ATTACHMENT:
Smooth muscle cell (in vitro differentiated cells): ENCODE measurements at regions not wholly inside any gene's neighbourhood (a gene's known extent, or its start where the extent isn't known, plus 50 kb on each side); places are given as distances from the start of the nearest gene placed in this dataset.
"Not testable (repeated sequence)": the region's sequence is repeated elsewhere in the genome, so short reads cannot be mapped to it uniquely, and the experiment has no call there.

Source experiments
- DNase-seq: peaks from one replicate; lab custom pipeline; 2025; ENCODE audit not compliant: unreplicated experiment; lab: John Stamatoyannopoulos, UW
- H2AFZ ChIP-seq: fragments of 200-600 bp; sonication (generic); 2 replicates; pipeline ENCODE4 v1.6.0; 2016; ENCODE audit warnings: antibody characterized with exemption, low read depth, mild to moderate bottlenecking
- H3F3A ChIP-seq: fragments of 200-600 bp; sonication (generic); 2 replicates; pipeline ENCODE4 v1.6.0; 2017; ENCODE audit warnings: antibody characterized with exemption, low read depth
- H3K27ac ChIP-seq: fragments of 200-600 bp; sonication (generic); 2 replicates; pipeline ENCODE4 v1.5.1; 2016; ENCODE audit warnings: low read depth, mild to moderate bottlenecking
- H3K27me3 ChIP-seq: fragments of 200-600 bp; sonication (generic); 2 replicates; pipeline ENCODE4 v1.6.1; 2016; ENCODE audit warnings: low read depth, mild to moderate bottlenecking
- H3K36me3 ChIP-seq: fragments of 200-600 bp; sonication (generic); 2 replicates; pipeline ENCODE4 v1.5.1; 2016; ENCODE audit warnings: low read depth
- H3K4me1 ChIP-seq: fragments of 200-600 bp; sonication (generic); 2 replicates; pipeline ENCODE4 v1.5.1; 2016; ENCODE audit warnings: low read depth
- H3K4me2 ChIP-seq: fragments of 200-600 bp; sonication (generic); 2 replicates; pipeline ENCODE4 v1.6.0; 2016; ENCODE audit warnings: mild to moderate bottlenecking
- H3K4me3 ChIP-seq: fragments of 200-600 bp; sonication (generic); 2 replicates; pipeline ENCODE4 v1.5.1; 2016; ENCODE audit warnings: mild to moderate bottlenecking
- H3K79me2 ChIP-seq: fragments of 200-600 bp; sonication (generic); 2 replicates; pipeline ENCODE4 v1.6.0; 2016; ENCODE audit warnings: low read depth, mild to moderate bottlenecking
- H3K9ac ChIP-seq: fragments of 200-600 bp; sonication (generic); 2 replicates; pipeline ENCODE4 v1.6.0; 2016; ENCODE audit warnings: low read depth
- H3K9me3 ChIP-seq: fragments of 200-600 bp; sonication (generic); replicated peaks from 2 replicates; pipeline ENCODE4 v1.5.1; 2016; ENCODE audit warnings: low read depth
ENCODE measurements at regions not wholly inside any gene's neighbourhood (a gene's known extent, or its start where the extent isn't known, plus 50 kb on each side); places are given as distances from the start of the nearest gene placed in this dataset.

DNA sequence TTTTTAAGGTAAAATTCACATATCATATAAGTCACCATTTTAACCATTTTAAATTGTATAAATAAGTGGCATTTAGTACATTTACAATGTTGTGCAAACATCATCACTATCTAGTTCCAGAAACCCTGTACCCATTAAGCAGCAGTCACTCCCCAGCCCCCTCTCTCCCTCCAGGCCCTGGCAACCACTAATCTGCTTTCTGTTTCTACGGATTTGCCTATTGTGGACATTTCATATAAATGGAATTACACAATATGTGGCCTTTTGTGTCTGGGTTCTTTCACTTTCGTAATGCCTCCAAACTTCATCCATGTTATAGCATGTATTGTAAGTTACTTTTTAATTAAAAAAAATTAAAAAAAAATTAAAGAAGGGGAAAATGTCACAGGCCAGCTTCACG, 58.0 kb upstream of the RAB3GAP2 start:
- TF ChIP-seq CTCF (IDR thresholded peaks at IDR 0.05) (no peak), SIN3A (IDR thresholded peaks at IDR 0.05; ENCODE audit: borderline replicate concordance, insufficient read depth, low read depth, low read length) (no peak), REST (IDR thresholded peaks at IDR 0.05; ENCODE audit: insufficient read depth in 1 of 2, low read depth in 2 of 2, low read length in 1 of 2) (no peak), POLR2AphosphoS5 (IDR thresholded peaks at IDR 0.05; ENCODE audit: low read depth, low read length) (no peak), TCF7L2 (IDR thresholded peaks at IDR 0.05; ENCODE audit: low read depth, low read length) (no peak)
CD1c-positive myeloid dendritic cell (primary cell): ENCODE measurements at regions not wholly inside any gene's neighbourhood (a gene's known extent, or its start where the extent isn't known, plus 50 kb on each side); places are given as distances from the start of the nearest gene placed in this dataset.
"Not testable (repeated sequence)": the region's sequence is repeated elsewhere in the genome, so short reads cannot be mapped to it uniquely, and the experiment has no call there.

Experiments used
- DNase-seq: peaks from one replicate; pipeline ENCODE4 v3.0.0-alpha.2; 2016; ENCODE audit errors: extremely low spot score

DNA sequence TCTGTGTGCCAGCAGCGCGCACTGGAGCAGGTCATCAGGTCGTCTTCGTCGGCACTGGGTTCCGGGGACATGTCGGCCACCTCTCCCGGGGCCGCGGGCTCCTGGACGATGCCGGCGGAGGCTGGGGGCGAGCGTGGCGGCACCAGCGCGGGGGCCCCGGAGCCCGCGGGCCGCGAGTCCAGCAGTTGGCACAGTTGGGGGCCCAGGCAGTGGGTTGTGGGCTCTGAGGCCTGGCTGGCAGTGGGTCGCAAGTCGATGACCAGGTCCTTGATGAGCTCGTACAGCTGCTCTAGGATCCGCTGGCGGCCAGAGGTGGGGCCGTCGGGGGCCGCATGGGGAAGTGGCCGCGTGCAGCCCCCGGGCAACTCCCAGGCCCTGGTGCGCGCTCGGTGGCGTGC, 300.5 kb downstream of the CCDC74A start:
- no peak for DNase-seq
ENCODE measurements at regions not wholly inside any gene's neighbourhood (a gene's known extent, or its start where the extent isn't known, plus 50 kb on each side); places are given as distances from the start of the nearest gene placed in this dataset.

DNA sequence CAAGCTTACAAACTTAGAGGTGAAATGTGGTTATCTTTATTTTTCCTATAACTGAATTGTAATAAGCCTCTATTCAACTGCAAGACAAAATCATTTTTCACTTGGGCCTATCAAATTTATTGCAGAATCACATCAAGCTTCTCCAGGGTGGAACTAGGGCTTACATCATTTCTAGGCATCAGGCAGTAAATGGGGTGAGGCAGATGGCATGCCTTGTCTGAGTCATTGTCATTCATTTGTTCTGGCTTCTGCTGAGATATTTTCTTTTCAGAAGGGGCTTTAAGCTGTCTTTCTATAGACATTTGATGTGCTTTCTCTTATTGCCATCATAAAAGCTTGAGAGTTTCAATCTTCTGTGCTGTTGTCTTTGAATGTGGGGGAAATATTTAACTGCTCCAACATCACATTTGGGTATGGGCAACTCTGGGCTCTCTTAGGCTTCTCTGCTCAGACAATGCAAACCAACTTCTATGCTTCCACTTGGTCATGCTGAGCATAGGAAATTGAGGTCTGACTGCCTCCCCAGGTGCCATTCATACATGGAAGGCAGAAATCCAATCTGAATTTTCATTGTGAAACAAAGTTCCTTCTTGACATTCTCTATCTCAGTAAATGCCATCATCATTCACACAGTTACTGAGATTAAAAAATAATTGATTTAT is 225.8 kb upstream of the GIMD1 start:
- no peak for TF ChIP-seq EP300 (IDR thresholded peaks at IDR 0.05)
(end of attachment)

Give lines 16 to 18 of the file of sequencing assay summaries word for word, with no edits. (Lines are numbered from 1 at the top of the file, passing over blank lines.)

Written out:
ENCODE measurements at regions not wholly inside any gene's neighbourhood (a gene's known extent, or its start where the extent isn't known, plus 50 kb on each side); places are given as distances from the start of the nearest gene placed in this dataset.

DNA sequence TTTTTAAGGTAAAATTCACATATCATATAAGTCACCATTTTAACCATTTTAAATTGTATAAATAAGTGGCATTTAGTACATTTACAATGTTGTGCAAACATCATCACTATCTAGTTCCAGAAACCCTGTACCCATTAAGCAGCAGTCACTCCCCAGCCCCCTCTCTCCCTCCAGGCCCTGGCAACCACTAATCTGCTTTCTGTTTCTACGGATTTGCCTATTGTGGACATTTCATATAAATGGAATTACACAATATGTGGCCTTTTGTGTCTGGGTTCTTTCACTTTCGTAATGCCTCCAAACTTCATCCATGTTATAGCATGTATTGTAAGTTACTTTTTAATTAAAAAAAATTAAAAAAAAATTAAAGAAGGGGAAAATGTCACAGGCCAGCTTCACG, 58.0 kb upstream of the RAB3GAP2 start:
- TF ChIP-seq CTCF (IDR thresholded peaks at IDR 0.05) (no peak), SIN3A (IDR thresholded peaks at IDR 0.05; ENCODE audit: borderline replicate concordance, insufficient read depth, low read depth, low read length) (no peak), REST (IDR thresholded peaks at IDR 0.05; ENCODE audit: insufficient read depth in 1 of 2, low read depth in 2 of 2, low read length in 1 of 2) (no peak), POLR2AphosphoS5 (IDR thresholded peaks at IDR 0.05; ENCODE audit: low read depth, low read length) (no peak), TCF7L2 (IDR thresholded peaks at IDR 0.05; ENCODE audit: low read depth, low read length) (no peak)